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Leaving Cheyenne Mountain: How I Learned to Start Worrying and Loathe the Bomb

April 17, 2008

William Astore (Tomdispatch.com)

It took more than four years just to excavate and construct that mountain redoubt outside of Colorado Springs, that Cold War citadel whose two huge blast doors weighed 25 tons each. Within its confines, under 2,000 feet of Rocky Mountain granite, fifteen buildings were constructed, each mounted on steel springs, each spring weighing nearly half a ton, so that, when the Soviet nukes exploded, each building would sway but not collapse.

When it became operational in 1966, the Cheyenne Mountain Complex was the ultimate bomb shelter. Its 200 or so crewmembers were believed to have a 70% likelihood of surviving a five-megaton blast with a three-mile circular error of probability, even if the surrounding countryside became an irradiated wasteland. Today, over four decades later, the Complex remains an important command center, though last year the military announced that it would now serve primarily as a back-up facility (on “warm stand-by,” in military jargon).

From 1985 to 1988, in the waning years of the Cold War, as a young Air Force lieutenant, my job took me inside that mountain citadel. The approach to it wasn’t in any way awesome, since the mountain, at the south end of the Front Range of Colorado Springs, is overshadowed by Pike’s Peak. Except for all the communication antennae blinking red at night, you’d hardly know that it was the site of a major command center for a future nuclear war. Yet each time I drove up its access road, its solid, granite bulk made an impression; so, too, did the security fence topped by cameras and razor wire, the security police toting M-16s, and the massive access tunnel, bored out of solid rock and paved for vehicular traffic that still leads inside the mountain to the actual command centers.

Like cereal box atomic decoder rings and “duck and cover” exercises, the Complex is a relic of the Cold War era. I entered on a bus which, though painted Air Force blue, was similar to the ones I had taken in grade school. On a few nights, I left work after the last bus took off and so had to hike the third of a mile out of the tunnel, a claustrophobic and often bone-chilling experience in the windy and wintry Rockies — until, that is, you emerged into a starry night above with the lights of the city twinkling below.

Of that “mountain,” meant to corral and contain our nuclear fears, what struck most first-time visitors were the huge steel-reinforced blast doors, ten-feet high and several feet thick. They were supposed to seal the Complex, protecting it from a nuclear strike. Then, there were the enormous springs (1,319 in all) upon which each of the 15 separate buildings inside that mountain rest. I liked to think of them as giant (if immobile) Slinkies. As visitors got their bearings and looked around, they were sometimes disconcerted by the bolts embedded in the granite walls and ceiling. These held wire mesh, meant to stabilize the rock and protect against falling shards. Lots of exposed pipes and cables gave the mountain a style that might be termed “early industrial chic” — and one that you sometimes see echoed today in high-end lofts and dance clubs.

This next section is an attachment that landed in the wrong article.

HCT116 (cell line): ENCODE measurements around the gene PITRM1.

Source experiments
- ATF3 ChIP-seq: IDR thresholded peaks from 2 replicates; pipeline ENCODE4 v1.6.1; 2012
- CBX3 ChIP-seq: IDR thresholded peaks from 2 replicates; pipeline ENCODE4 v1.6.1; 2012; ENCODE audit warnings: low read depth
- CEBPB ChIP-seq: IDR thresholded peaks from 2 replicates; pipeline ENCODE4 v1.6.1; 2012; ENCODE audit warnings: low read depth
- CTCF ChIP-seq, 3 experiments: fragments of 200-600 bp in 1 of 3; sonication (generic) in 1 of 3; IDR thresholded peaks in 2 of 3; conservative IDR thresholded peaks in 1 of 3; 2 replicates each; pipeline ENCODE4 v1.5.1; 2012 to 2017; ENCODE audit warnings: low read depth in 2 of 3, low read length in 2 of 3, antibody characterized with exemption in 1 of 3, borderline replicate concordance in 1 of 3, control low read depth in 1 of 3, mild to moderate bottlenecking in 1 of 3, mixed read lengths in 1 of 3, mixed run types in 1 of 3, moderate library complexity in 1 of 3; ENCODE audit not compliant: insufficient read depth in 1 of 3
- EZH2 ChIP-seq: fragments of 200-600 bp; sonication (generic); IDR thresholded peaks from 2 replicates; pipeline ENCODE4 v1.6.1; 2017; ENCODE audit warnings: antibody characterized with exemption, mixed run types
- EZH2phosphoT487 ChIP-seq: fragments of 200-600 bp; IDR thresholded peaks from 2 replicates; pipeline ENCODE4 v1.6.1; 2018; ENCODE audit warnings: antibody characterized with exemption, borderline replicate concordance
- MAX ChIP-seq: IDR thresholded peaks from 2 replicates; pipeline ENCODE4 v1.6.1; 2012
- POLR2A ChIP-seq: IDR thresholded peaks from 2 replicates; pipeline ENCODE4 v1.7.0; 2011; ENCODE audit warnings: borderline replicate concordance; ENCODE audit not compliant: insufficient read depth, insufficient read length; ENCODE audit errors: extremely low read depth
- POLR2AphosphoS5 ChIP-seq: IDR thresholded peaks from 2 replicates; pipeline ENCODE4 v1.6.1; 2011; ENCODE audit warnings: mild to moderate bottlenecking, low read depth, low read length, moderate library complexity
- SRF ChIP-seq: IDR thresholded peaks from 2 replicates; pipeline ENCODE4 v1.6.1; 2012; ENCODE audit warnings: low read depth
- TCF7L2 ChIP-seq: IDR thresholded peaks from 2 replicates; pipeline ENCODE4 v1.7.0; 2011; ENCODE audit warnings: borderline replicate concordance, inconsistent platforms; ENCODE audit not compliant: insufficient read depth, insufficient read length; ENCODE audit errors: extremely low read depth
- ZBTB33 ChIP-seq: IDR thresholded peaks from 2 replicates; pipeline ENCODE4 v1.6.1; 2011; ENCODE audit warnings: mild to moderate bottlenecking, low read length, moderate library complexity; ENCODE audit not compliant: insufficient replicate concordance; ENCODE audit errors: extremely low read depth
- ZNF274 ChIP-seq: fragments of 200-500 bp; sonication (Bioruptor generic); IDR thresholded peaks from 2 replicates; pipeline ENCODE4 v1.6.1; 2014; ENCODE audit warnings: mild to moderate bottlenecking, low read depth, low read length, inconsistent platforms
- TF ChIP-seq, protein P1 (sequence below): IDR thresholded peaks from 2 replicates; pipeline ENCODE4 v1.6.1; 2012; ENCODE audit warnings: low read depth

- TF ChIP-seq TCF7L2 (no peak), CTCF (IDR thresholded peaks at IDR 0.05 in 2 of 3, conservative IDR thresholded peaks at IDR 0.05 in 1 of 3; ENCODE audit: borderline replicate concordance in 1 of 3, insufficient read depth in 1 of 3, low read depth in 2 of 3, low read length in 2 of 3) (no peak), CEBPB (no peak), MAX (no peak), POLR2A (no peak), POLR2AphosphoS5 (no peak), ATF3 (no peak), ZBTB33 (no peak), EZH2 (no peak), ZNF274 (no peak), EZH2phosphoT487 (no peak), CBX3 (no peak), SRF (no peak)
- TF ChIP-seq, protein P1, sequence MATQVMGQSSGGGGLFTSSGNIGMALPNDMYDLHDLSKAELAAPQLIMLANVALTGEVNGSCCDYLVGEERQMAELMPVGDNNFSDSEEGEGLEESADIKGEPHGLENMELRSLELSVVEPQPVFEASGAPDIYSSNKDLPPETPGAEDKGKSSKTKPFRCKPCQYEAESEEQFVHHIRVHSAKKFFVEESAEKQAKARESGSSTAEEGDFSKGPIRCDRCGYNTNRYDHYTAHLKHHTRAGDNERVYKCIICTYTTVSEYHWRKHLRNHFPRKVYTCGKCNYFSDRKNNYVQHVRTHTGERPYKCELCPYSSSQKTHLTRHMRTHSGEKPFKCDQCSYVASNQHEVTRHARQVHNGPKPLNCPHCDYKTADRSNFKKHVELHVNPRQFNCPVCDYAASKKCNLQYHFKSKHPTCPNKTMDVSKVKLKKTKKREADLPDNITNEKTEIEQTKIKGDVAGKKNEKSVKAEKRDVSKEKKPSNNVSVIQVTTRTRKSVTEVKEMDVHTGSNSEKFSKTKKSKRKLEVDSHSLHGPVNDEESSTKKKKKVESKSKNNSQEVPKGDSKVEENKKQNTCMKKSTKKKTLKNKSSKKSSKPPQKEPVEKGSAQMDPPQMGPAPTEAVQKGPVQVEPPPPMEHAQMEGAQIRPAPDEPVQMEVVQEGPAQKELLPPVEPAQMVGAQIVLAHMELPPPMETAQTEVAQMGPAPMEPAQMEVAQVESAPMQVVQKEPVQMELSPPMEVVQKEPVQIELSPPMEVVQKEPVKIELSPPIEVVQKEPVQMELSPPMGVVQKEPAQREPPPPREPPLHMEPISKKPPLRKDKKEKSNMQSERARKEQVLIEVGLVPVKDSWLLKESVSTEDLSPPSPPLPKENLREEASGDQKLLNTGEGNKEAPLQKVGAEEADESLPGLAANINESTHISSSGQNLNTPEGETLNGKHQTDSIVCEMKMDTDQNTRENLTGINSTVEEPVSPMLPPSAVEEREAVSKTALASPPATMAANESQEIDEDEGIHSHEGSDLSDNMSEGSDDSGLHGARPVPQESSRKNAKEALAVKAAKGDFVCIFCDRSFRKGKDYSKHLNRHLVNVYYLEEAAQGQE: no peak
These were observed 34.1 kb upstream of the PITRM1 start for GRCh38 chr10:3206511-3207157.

The blast doors were usually open — except, of course, during “exercises,” when the mountain “buttoned up” its self-contained world. Along with enough food and other provisions to weather any initial rounds of Earthly devastation, the mountain also had four freshwater reservoirs, each with a total holding capacity of 1.5 million gallons. The inside joke was that the Complex, technically an Air Force station, had its very own navy — the row boats used to cross the reservoirs (though, sad to say, I never used one). Today, when I think of them, the River Styx and Charon come to mind.

Images of the underworld were then, and remain, all too appropriate. By the time I was inside Cheyenne Mountain, we knew it was vulnerable to a new generation of high-yield, highly accurate Soviet Intercontinental Ballistic Missiles (ICBMs). In case of a full-fledged nuclear war, as a popular poster of the 1970s put it, we had no doubt that any of us could “bend over and kiss your ass goodbye.”

The citadel that had been built to ensure official survival during a planetary holocaust was, by then, sure to be among the initial targets struck by those ICBMs — perhaps a dozen or more warheads — to ensure a “first strike kill.” Our job was simply to detect the coming nuclear attack by the Soviets and act quickly enough to coordinate a retaliatory strike — to ensure that the Soviet part of the planet went down — before we, too, were obliterated, along with Colorado Springs (a “target-rich” city that includes Fort Carson to the south, Peterson Air Force Base to the east, and the U.S. Air Force Academy to the north).

Launched over the North Pole from missile fields in the USSR, those Soviet ICBMs would explode over American cities in 30 minutes. Reacting before they hit placed a premium on decisions based on computers and early warning satellites. Due to the hair-trigger nature of such a scenario, human errors and system malfunctions were inevitable. One false alarm came on November 9, 1979, when a technician mistakenly loaded a “training tape” that simulated a full-scale Soviet missile attack. Two false alarms followed less than a year later…

READ THE REST AT TOMDISPATCH.COM

William J. Astore, a retired lieutenant colonel (USAF), has taught at the Air Force Academy and the Naval Postgraduate School. He now teaches at the Pennsylvania College of Technology. He is the author of Hindenburg: Icon of German Militarism (Potomac Press, 2005) among other works. He may be reached at wastore@pct.edu.

Copyright 2008 William Astore

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